I see the way forward as actually an opportunity to develop scientific communication as a whole, and to produce a new “academic currency” that makes our conference outputs and activities as valued as our increasingly questioned staple, the journal article. If we can more reliably centralize, host, disseminate, evaluate, and report this huge body of presumably useful knowledge, then we can employ all sorts of media, auto-translate speech and text (which is definitely better than nothing), and reach truly international and meaningfully large audiences.
I love going to conferences, but the truth is that they are unreliable. In short (and in line with the title of a paper I recently published), they give us “what we want,” but not “what we need.” Overall, we have done very little to change the basic conference format for 50 years, and the findings of my research show fairly conclusively that in terms of fiscal and knowledge economies, and also in terms of the environmental impact caused by our conference travel, our current practices are unsustainable and need immediate development. So, while various individual meetings are making efforts to offer conference information in different available formats, it still remains uncollated and difficult to access. Perhaps we need to adopt the same mindset that we are embracing in the concept of open-access journal publishing, in order to make our conference activities not only beneficial to ourselves, but also beneficial to those who might use our work.
Earlier last month we discussed a recent advancement in the STEM field, artificial intelligence. Despite its massive promise in the field of science and medicine, AI proves to be just a drop in the proverbial bucket of advancements that we have seen in the field of science and technology. Francis Collins, the drector of the NIH, has seen first-hand the evolution of medical and scientific technology. In a recent article in TIME magazine, Dr. Collins discusses his vision for the future of science.
In his interveiw, Collins highlights the need to harness the power of gene editing, expand the reach of cancer immunotherapy, map the human brain, and build on personalized healthcare.
The highlight of this article, for me, comes when Collins talks about the unknown challenges that we face as scientists. He emphasizes the need for more scientists to take risks and to venture into unknown parts of science. Only then can we really start to conquer the unknown parts of science.
I can attest to the importance of this kind of thinking. In much of my own research we have seen benefits of many of the compounds we are working with to attenuate chemotherapy toxicity. However, until we started venturing into unknown mechanisms on the tissue analysis did we see the most incredible results. High risk/high reward; this is the most exciting, yet most terrifying side of science.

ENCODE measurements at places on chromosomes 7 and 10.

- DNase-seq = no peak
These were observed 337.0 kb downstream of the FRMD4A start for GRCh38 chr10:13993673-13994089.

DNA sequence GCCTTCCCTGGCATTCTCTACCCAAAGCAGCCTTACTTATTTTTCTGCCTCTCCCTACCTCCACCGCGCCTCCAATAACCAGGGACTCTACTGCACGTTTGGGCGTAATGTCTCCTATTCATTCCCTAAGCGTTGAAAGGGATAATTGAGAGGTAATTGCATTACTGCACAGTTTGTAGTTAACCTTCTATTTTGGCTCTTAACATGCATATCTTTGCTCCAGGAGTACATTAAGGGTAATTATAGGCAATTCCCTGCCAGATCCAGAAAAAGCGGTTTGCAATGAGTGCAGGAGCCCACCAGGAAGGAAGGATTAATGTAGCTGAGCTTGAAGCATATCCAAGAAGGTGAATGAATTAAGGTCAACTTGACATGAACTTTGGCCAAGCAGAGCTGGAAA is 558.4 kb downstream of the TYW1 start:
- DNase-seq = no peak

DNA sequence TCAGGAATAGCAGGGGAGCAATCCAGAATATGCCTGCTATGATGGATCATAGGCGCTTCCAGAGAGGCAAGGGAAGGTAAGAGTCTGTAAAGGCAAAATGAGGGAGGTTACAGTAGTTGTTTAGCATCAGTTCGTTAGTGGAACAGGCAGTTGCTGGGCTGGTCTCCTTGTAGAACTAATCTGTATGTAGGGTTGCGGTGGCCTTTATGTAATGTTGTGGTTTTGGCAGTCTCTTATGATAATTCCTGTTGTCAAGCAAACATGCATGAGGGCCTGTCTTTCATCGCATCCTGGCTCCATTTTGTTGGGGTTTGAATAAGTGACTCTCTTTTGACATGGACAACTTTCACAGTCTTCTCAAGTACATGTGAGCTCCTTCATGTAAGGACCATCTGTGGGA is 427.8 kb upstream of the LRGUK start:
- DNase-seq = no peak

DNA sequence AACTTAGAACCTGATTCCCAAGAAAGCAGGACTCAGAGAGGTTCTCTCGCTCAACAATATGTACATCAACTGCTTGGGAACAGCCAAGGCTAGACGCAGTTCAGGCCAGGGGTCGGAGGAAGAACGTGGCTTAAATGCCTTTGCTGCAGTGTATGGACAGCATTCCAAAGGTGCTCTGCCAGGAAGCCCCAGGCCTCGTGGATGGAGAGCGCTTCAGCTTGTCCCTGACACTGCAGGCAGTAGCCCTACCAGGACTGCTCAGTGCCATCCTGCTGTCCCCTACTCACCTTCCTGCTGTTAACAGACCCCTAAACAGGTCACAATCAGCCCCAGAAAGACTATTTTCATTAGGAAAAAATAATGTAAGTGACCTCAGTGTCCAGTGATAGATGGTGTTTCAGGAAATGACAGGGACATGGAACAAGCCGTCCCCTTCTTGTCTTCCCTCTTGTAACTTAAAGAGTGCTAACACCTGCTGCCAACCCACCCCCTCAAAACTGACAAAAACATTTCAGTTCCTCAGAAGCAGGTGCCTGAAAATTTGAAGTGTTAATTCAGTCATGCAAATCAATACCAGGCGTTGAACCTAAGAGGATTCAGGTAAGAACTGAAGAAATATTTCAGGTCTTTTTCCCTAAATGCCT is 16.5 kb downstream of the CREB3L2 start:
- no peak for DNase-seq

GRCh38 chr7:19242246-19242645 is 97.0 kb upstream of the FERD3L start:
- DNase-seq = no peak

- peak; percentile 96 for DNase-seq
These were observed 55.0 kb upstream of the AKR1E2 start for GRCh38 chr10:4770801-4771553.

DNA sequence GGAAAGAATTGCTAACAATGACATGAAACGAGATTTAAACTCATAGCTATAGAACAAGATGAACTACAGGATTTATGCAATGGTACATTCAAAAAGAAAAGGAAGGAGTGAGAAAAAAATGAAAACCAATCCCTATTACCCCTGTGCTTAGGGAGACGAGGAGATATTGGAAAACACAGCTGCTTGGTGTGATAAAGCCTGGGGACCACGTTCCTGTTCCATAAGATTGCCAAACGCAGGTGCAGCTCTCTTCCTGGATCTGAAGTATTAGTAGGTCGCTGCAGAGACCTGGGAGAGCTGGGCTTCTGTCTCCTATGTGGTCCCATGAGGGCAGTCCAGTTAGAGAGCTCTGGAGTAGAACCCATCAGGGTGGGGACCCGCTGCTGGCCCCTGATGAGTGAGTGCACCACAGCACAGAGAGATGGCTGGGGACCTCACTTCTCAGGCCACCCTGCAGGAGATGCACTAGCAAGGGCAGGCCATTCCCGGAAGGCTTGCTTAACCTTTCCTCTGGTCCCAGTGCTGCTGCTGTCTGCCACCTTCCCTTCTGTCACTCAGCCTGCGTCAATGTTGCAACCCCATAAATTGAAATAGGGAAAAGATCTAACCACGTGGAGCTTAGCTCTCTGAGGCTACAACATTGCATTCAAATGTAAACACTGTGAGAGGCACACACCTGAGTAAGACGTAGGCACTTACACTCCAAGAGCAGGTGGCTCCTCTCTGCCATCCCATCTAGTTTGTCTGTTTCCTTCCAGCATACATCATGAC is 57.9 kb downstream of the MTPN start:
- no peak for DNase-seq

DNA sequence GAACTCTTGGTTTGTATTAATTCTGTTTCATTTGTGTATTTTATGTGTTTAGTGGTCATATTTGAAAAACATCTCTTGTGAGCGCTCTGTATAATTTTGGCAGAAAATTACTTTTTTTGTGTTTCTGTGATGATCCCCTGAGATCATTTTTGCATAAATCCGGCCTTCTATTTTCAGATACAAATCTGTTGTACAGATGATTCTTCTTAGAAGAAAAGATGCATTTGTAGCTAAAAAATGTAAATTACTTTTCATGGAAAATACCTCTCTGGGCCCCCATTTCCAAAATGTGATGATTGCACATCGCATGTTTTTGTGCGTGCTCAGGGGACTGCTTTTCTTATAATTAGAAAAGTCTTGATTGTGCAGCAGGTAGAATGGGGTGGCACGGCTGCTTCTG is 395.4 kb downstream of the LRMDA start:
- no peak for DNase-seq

Dr. Collins’s journey as a scientist has been one of many ups and downs. He has seen the evolution of science and medicine and understands that we need to be doing more to overcome the current challenges in medicine. Everyday, it seems, something new is being discovered in the field of medical science. Recently it was reported that there was a new strain of HIV that was discovered. Another recent article in The Guardian highlights a blood test that might be able to detect breast cancer up to 5 years before traditional mammograms. The point of all my babble here is to come away with one thing. KEEP LEARNING! Science is an ever-changing field that is entering what we might come to call the next golden age in medicine.
Along with being a published scientist, Dr. Collins is also a published novelist. He has authored 4 books on bridging the gap between science and religion. If you are interested in reading his books I highly recommend them.
- The Language of God: A Scientist Presents Evidence for Belief (Free Press, 2006)
- The Language of Life: DNA and the Revolution in Personalized Medicine (HarperCollins, published in early 2010)
- Belief: Readings on the Reason for Faith (HarperOne, March 2, 2010)
- The Language of Science and Faith: Straight Answers to Genuine Questions with Karl Giberson IVP Books (February 15, 2011)
Education Committee Announcements
Don’t forget the ASIP 2020 Annual Meeting in San Diego April 4-7, 2020 http://asip20.asip.org/
PISA 2020 is happeneing! Join your fellow ASIP members at the Royal Sonesta Hotel in Boston November 7-9, 2020. https://pisa20.asip.org/
Intersted in becomming a member of ASIP? Contact me at email@example.com www.linkedin.com/in/alexander-sougiannis